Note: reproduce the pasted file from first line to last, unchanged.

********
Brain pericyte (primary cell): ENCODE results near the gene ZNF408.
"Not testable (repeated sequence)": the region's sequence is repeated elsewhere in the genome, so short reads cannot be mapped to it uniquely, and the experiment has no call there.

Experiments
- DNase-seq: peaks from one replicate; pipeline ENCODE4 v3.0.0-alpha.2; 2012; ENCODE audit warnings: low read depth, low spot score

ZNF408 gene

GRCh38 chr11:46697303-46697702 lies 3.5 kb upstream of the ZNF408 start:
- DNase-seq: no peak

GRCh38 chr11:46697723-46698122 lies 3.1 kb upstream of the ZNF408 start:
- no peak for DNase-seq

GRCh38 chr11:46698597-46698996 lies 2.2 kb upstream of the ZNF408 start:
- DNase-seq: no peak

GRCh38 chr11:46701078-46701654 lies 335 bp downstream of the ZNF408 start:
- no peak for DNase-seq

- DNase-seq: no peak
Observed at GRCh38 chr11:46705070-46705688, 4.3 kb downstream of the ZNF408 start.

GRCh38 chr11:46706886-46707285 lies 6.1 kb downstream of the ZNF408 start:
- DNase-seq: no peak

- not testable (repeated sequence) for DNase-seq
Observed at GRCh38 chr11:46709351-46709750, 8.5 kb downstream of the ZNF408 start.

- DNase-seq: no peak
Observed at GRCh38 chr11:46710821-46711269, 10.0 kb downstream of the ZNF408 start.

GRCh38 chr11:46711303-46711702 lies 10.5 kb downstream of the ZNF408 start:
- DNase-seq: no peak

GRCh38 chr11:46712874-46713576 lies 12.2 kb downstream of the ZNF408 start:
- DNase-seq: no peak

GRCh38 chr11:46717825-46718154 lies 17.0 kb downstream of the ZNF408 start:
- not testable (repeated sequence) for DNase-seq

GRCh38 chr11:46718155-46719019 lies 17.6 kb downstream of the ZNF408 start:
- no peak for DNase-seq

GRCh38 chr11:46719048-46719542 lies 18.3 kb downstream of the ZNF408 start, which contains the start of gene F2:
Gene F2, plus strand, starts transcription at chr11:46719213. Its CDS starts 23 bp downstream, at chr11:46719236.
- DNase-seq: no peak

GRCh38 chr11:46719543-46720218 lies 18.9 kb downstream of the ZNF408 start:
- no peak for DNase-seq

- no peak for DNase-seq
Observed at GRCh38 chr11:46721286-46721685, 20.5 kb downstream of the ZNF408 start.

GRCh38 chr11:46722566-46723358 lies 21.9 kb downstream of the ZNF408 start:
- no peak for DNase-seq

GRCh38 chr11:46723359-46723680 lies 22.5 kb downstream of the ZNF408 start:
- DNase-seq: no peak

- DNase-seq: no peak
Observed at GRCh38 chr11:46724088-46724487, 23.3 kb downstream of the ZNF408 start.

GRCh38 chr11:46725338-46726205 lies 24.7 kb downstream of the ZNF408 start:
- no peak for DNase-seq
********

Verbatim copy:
Brain pericyte (primary cell): ENCODE results near the gene ZNF408.
"Not testable (repeated sequence)": the region's sequence is repeated elsewhere in the genome, so short reads cannot be mapped to it uniquely, and the experiment has no call there.

Experiments
- DNase-seq: peaks from one replicate; pipeline ENCODE4 v3.0.0-alpha.2; 2012; ENCODE audit warnings: low read depth, low spot score

ZNF408 gene

GRCh38 chr11:46697303-46697702 lies 3.5 kb upstream of the ZNF408 start:
- DNase-seq: no peak

GRCh38 chr11:46697723-46698122 lies 3.1 kb upstream of the ZNF408 start:
- no peak for DNase-seq

GRCh38 chr11:46698597-46698996 lies 2.2 kb upstream of the ZNF408 start:
- DNase-seq: no peak

GRCh38 chr11:46701078-46701654 lies 335 bp downstream of the ZNF408 start:
- no peak for DNase-seq

- DNase-seq: no peak
Observed at GRCh38 chr11:46705070-46705688, 4.3 kb downstream of the ZNF408 start.

GRCh38 chr11:46706886-46707285 lies 6.1 kb downstream of the ZNF408 start:
- DNase-seq: no peak

- not testable (repeated sequence) for DNase-seq
Observed at GRCh38 chr11:46709351-46709750, 8.5 kb downstream of the ZNF408 start.

- DNase-seq: no peak
Observed at GRCh38 chr11:46710821-46711269, 10.0 kb downstream of the ZNF408 start.

GRCh38 chr11:46711303-46711702 lies 10.5 kb downstream of the ZNF408 start:
- DNase-seq: no peak

GRCh38 chr11:46712874-46713576 lies 12.2 kb downstream of the ZNF408 start:
- DNase-seq: no peak

GRCh38 chr11:46717825-46718154 lies 17.0 kb downstream of the ZNF408 start:
- not testable (repeated sequence) for DNase-seq

GRCh38 chr11:46718155-46719019 lies 17.6 kb downstream of the ZNF408 start:
- no peak for DNase-seq

GRCh38 chr11:46719048-46719542 lies 18.3 kb downstream of the ZNF408 start, which contains the start of gene F2:
Gene F2, plus strand, starts transcription at chr11:46719213. Its CDS starts 23 bp downstream, at chr11:46719236.
- DNase-seq: no peak

GRCh38 chr11:46719543-46720218 lies 18.9 kb downstream of the ZNF408 start:
- no peak for DNase-seq

- no peak for DNase-seq
Observed at GRCh38 chr11:46721286-46721685, 20.5 kb downstream of the ZNF408 start.

GRCh38 chr11:46722566-46723358 lies 21.9 kb downstream of the ZNF408 start:
- no peak for DNase-seq

GRCh38 chr11:46723359-46723680 lies 22.5 kb downstream of the ZNF408 start:
- DNase-seq: no peak

- DNase-seq: no peak
Observed at GRCh38 chr11:46724088-46724487, 23.3 kb downstream of the ZNF408 start.

GRCh38 chr11:46725338-46726205 lies 24.7 kb downstream of the ZNF408 start:
- no peak for DNase-seq